Updated: August 12, 2020 04:03 PM
Created: August 11, 2020 06:31 PM
DUNHAM'S BAY, NY - In a picture postcard setting that is Lake George, New York, summer tourism business this year was nothing to write home about, at least not at the beginning of summer. Although now, the picture seems to be changing.
"Boating has just turned into such a great activity for people this summer," says Matt O'Hara, operator of the Freedom Boat Club at Dunham's Bay, on the southeast shore of the great Adirondack lake.
With little else to do, and with boredom running rampant, people are easing the stay-at-home monotony by running to the waterways, which has created a welcome boom in the boating industry.
"It's inherently social distanced," O'Hara points out, "You're outside, you're away from people, and so it's really turned into the best activity people can do to still spend time with their family and friends -- and make those memories and have those experiences, and do it safely."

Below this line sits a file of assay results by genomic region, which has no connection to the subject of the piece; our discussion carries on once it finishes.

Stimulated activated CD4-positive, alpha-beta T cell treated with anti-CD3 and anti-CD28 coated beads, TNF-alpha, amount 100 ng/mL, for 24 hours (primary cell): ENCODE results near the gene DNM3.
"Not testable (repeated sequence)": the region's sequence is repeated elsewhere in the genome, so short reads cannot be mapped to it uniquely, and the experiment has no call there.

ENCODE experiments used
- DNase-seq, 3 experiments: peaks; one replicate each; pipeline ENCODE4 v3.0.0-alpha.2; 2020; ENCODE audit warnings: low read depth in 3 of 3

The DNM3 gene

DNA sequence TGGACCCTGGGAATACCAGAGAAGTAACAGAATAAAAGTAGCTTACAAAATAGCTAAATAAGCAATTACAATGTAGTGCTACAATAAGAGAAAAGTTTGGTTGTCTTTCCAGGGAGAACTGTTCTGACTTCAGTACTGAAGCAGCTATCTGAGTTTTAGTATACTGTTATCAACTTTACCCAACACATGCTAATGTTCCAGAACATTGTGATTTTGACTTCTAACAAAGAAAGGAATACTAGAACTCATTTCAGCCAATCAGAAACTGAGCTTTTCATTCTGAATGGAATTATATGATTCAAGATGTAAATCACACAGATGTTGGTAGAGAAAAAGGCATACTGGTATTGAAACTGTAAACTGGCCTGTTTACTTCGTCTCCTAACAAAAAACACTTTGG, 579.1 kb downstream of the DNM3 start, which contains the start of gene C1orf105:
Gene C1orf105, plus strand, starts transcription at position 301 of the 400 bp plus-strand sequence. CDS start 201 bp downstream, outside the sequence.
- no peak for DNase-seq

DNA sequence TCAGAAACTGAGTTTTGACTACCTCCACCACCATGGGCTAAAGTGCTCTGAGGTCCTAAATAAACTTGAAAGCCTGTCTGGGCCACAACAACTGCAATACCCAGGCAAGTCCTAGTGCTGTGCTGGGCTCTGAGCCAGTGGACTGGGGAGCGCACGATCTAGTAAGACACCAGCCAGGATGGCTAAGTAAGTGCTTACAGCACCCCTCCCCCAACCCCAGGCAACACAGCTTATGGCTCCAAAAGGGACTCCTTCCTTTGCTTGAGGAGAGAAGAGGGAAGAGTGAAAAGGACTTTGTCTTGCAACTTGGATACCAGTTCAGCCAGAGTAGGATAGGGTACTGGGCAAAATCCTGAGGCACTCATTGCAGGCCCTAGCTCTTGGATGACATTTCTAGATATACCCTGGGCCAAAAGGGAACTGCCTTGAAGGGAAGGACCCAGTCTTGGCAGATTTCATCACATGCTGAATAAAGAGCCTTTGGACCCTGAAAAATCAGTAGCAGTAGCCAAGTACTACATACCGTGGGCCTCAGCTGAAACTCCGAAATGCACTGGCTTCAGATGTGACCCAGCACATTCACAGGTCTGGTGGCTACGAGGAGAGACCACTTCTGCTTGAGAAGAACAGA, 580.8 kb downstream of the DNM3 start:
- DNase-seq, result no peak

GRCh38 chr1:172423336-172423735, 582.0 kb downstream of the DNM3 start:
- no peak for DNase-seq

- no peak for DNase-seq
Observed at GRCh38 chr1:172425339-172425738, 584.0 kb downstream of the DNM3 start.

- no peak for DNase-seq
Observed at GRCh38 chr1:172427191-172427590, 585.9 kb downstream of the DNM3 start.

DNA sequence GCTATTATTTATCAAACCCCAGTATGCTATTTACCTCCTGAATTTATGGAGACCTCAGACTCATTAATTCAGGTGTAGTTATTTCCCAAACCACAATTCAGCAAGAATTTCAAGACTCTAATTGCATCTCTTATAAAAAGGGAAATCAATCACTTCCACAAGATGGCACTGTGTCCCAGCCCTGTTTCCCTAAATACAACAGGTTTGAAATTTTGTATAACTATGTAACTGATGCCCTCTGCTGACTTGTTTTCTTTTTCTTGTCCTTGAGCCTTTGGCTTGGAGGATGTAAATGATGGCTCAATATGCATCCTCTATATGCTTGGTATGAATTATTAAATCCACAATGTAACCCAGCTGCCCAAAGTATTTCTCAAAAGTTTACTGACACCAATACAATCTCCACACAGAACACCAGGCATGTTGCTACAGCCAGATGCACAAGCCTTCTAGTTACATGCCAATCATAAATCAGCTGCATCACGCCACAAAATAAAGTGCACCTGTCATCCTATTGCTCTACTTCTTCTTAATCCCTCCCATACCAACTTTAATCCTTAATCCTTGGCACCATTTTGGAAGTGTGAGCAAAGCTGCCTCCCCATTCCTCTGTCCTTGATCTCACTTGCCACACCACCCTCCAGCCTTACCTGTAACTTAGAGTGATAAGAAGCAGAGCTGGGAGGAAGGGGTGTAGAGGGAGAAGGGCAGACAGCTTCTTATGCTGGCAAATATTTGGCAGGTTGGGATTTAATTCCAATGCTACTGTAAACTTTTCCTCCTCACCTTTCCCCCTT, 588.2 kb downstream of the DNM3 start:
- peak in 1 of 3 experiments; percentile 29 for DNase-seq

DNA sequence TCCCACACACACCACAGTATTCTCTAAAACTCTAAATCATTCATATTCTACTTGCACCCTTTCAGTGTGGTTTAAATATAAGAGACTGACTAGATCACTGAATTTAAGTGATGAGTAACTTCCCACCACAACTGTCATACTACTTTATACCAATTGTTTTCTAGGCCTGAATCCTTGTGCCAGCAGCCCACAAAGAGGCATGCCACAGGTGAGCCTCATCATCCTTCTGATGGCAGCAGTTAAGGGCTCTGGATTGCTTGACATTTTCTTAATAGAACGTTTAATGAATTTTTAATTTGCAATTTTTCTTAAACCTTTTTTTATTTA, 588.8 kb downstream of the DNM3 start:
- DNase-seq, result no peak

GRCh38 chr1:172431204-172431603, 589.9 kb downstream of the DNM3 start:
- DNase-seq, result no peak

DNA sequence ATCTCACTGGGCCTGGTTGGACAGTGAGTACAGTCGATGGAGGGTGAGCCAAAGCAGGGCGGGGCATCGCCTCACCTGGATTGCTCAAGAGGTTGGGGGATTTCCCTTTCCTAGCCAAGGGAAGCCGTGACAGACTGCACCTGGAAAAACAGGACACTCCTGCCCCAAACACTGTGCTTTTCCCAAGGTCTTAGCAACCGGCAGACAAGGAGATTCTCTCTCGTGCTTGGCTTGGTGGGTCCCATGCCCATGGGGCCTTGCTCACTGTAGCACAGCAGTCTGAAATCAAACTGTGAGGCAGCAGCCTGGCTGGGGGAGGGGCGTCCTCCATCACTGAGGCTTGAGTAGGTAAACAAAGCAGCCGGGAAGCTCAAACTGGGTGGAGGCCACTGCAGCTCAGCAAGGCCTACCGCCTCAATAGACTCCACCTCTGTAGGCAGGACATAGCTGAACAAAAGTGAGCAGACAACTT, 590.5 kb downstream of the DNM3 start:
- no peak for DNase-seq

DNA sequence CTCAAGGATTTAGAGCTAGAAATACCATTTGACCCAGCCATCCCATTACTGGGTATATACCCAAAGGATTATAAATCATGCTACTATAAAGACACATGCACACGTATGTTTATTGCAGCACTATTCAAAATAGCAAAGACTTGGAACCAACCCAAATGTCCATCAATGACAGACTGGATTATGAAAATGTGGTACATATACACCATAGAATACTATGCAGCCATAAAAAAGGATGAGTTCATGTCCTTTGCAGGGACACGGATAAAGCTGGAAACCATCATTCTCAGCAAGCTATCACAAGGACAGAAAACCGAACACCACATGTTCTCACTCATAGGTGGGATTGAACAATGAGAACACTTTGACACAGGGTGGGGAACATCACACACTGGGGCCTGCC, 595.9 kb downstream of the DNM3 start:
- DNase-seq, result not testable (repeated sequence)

O'Hara has been operating the Freedom Boat Club on Lake George for the past five summers. After a slow start to the 2020 season, he says the boating industry is now operating full throttle.
"This summer has really blown away previous summers," he says, "On July 25th, this year we surpassed all of last year's gas total, which is a great indicator of how much people are using their boats."
O'Hara says boating club membership has increased 50% this year and by early August, reservations have already surpassed last summer.
Among the new membership is the Bullock family of Saratoga Springs.
"The thing that's really beautiful for us is as soon as we pull away from the dock, the masks come off," Bob Bullock says, "It's our pod, my wife and my daughters, it's just that feeling of being able to have some semblance of normalcy."
The new normalcy for boaters has become added work for marina operators, who now have to clean and sanitize the boats in between every outing.
"I know how challenging it is for other businesses that can't be open," O'Hara states, "so we're definitely counting our blessings and know how fortunate we are to be open, so I can't complain about any amount of work because there are people who don't have the choices to do that work."
Back in the beginning of summer, many in the tourism industry were wondering if they'd be able to survive the COVID-19 pandemic and keep their heads above water, but now, at least for boaters, their ship has come in.
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